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  • D. G. Martin

It's What I Don't Say


Meandering river.
A river is always the shortest path between two points. Always.

Tuesday Drivel is often a place where I take an experience or topic that has somehow touched or affected my life over the previous week and given me reason to think on and expand a certain take or idea that I develop from said experience.


It is uncommon for me to simply be saying what I am saying, and that is most of the fun, most of why I do it. I know I come from a rather old school, by my reckoning anyway, of writing and literary criticism when I express the belief that a writer can always be saying something other than what's on the page. That's one of the best parts about the whole thing.


I could be telling a story, or I could be telling a truth. Or both. Or neither.


My only apology in all of this is that if you have come here expecting me to be making a specific point on this particular day, well, you may come away disappointed.


Today, I simply want to talk about being a writer.


No, not that part where I complain about how hard it is, how unpublished I am, or how many rejections I've received this month.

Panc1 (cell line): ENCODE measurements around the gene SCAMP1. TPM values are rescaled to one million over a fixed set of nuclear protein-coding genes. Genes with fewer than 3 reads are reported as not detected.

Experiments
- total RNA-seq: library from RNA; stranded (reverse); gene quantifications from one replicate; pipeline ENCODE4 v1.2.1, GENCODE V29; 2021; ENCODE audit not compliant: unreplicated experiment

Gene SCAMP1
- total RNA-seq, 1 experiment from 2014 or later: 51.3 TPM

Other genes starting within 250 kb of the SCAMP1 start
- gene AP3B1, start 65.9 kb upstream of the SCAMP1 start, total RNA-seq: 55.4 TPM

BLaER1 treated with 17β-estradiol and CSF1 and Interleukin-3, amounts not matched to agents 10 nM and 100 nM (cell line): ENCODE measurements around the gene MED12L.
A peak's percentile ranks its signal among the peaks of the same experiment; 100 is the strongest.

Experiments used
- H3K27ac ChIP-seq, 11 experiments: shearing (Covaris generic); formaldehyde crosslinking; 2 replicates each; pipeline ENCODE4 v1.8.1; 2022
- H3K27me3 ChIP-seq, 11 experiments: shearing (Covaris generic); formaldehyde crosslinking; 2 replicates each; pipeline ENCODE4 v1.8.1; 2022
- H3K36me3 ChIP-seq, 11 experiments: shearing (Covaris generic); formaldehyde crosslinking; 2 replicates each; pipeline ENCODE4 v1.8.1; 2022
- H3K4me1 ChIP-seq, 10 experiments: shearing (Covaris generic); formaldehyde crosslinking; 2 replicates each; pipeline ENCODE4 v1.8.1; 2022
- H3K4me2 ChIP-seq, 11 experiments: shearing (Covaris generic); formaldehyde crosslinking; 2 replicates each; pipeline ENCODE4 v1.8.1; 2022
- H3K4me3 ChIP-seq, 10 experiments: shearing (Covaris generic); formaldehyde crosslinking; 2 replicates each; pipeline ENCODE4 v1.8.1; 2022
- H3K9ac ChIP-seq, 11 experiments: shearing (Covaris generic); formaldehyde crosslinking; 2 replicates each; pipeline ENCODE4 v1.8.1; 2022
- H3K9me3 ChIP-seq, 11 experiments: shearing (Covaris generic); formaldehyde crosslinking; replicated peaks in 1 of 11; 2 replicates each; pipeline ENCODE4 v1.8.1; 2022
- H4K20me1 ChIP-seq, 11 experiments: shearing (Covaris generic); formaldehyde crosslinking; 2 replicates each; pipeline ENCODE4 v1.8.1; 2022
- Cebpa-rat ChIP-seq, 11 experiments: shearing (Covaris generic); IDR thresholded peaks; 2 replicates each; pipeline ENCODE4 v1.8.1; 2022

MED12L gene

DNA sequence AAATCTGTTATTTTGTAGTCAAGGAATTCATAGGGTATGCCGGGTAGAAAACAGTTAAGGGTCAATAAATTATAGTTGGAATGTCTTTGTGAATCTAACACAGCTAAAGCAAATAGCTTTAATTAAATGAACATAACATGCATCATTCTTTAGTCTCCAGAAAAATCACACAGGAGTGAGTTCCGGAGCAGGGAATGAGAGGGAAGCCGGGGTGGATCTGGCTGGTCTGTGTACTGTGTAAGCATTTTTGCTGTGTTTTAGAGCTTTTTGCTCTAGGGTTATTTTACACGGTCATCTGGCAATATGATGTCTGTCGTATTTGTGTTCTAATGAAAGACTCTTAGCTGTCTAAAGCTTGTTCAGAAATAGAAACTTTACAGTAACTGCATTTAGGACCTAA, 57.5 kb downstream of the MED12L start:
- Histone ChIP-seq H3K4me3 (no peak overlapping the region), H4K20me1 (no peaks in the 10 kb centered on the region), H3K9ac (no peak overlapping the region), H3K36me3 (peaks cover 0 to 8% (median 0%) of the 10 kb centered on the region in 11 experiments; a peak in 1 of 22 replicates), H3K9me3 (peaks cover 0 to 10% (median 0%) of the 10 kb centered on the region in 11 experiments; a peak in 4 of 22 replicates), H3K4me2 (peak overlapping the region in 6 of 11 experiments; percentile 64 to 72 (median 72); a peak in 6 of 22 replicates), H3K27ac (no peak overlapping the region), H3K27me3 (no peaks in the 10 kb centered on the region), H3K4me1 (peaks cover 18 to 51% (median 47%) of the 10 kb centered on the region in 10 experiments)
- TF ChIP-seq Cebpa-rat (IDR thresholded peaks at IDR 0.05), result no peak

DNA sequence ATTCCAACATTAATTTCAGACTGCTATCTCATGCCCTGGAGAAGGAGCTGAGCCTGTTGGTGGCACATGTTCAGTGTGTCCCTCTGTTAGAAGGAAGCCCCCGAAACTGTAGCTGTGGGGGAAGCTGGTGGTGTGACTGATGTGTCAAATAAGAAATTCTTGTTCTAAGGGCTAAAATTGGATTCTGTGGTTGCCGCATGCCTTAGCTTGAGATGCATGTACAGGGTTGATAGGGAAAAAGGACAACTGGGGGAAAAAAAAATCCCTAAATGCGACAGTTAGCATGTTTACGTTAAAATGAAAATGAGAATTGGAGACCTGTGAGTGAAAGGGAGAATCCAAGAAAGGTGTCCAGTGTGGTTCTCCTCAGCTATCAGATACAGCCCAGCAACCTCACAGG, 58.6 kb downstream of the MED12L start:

All of those things are boring and of little interest even to me. Not to say that I don't pay attention to at least two of those things (I'll alleviate your curiosity by telling you that I never complain about how hard writing is. I don't agree with that sentiment in the way that most people might, so that is part of a much different conversation.) on at least a weekly basis.


But when am I going to get to my point?


I rather like being asked that question. It tells me two things that I find fascinating.


First, it tells me that whoever is paying attention has indeed been paying attention. Attention is good for a writer. We like attention. Not too much of it, though, so please lavish in moderation. We want to be seen and heard, not focused upon. A slightly bleary image, you might say, where the lines and borders don't quite all come into focus all at the same time. We like it that way. Seen but not understood. I think.


Second, it tells me how much of a story is pertinent to the tale and how much of it can be cut in editing. That's right, you're the tool I'm using to make me a better storyteller. You are the pre-alpha listener to the story that I'm currently telling you. I don't know what the story is. I'm probably never going to write about it. It's likely that my pants did not, in fact, go on one leg at a time this morning, stubborn buggers. But I'm better because of your question, and I appreciate the feedback. (Disclaimer: I DO NOT appreciate the questioning tone and what it represents, and I expect you to listen to the story exactly as I mean to tell it. So sit there and buckle up. It's gonna be a long ride to get somewhere I could have taken us twenty minutes ago.)


Well, I have some bad news. I spent so much time explaining the why and the how that I've gone and forgotten the what.


I guess that's just life for you. You can put in all the work to get there, do everything right, and still end up with an unsatisfying and abrupt ending.


D.G.




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